I have a page full of notes on subjects I'd like to write about. I saw "Fitna," the short film made by Dutch legislator Geert Wilders who juxtaposes verses from the Qur'an next to scenes of destruction around the world caused by terrorists flying the banner of radical Islam. My friend Marcus found it not as terrible as news reports would have you think, and I decided to see for myself. Wilder's film inspired mass protests by Muslims around the world, similar to those in the wake of the Dutch cartoon controversy and the poor schoolteacher who innocently named a teddy bear Mohammad. And don't let's forget the fatwa against Salmon Rushdie calling for his death because of his book Satanic Verses which supposedly insults Mohammad. It's apparently still in effect. For as long as I can remember, I have defended Islam as a religion worthy of respect and have argued, along with many good-thinking people, that the "Islamofascists" have perverted the religion of submission to the will of Allah. But I am beginning to think that the problem is rooted in their sacred text, a book much bloodier and more violent that the Old Testament of the Jews and Christians (which has some pretty horrifying passages in it). Muslim fanatics, who call for a Holy War against the West, find support in their holy book. What if there were no such thing as moderate Islam? While there are secular Muslims in Turkey and a few other places (Saddam Hussein was more secular than religious), most followers of Allah appear to be intolerant and threatening to those of other (and no) faiths. This is scary. Is jihad personal or political? I intend to look into this.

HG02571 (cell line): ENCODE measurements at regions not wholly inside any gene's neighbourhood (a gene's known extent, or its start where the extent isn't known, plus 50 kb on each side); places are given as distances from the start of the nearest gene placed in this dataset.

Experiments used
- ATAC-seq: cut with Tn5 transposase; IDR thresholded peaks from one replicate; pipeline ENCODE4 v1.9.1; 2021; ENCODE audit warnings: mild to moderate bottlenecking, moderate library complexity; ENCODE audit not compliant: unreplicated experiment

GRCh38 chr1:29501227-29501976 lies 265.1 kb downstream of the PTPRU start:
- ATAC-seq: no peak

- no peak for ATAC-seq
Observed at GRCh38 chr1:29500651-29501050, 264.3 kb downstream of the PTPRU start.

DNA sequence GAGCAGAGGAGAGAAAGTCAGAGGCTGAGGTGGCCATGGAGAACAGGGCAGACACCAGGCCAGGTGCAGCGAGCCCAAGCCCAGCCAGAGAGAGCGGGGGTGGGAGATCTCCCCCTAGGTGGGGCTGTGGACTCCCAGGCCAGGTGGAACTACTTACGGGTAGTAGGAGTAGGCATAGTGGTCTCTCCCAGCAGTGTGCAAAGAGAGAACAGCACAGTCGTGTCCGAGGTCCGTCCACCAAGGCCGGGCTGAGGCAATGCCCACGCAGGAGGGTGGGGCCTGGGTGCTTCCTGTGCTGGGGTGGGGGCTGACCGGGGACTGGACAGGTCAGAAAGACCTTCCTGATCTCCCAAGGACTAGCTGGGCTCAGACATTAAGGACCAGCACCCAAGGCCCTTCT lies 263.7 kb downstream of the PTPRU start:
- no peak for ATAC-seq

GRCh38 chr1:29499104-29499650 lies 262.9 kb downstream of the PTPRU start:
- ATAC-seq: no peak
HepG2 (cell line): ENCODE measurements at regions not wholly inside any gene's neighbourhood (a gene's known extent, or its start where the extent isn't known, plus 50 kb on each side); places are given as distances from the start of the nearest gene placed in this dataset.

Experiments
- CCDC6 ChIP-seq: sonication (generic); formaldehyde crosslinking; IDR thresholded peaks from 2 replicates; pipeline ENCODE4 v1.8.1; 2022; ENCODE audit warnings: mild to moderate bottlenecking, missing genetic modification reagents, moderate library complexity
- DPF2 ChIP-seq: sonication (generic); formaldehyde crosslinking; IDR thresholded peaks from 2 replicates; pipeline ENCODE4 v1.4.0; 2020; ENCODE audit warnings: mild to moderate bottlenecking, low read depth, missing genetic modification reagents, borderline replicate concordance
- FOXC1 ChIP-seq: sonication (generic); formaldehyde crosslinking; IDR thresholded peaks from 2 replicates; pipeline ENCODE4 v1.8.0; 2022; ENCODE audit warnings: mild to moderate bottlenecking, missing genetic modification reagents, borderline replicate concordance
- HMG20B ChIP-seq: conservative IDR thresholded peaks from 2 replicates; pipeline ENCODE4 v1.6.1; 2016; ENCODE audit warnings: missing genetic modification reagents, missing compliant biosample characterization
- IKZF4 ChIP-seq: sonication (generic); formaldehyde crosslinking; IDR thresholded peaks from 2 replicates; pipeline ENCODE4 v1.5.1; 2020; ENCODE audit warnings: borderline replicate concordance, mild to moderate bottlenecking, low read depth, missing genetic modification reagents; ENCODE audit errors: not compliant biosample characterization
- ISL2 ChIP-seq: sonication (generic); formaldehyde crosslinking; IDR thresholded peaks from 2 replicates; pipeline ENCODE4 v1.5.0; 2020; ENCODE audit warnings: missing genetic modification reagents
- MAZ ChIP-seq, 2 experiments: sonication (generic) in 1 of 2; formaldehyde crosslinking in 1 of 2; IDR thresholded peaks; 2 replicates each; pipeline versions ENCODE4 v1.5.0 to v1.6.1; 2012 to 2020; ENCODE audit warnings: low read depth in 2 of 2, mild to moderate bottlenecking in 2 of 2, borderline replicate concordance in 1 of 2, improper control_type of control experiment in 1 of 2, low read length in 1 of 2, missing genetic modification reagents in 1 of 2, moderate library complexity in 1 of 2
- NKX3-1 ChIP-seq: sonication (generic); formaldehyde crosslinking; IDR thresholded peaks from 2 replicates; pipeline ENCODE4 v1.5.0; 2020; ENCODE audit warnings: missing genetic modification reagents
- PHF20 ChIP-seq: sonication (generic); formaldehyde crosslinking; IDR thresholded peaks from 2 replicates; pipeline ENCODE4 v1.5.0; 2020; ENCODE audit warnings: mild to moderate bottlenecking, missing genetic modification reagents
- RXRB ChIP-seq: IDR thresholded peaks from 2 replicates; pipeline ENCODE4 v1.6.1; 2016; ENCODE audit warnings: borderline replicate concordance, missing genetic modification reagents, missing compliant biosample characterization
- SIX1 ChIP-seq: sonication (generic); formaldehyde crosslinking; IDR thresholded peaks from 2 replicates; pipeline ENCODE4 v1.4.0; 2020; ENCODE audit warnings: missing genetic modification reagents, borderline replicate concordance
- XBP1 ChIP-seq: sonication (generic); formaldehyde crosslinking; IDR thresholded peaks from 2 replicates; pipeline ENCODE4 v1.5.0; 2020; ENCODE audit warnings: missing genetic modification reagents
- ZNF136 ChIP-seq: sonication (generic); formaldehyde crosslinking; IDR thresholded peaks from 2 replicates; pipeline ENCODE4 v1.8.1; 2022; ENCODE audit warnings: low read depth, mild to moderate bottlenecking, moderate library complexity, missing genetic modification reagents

There have been a number of articles locally and on the internet about the rising cost of rice and other staples on which the poor depend to ward off hunger. There are hunger riots going on right now in Haiti. Thailand is the largest rice producer in the world and is looking at emergency regulation against exports to prevent a possible famine in the country. Others not so fortune are trying to find alternative sources. Prices for wheat and corn are rising as fast as barrels of oil, and the dollar continues its slide while America stumbles into recession (even Greenspan, who probably bears much of the responsibility for it, now uses that term). Israel cuts off fuel supplies to the Gaza Strip in another retaliation for attacks by Hamas, and neither of the two Democratic candidates show much interest in offending radical Jews (where are the moderates?) by agreeing to negotiate with Hamas, the legally elected government of Gaza. And in Washington, George Bush remains in denial. Will my native land ever recover (although if you read Howard Zinn, it never had anything to recover from)?

Happy Thai New Year.

1 comment:

Marcus said...

Indeed.

"The prophet, prayer and peace be upon him, said: The time [of judgment] will not come until Muslims will fight the Jews and kill them; until the Jews hide behind rocks and trees, which will cry: O Muslim! There is a Jew hiding behind me, come on and kill him!"

Sahih Muslim book 41, no. 6985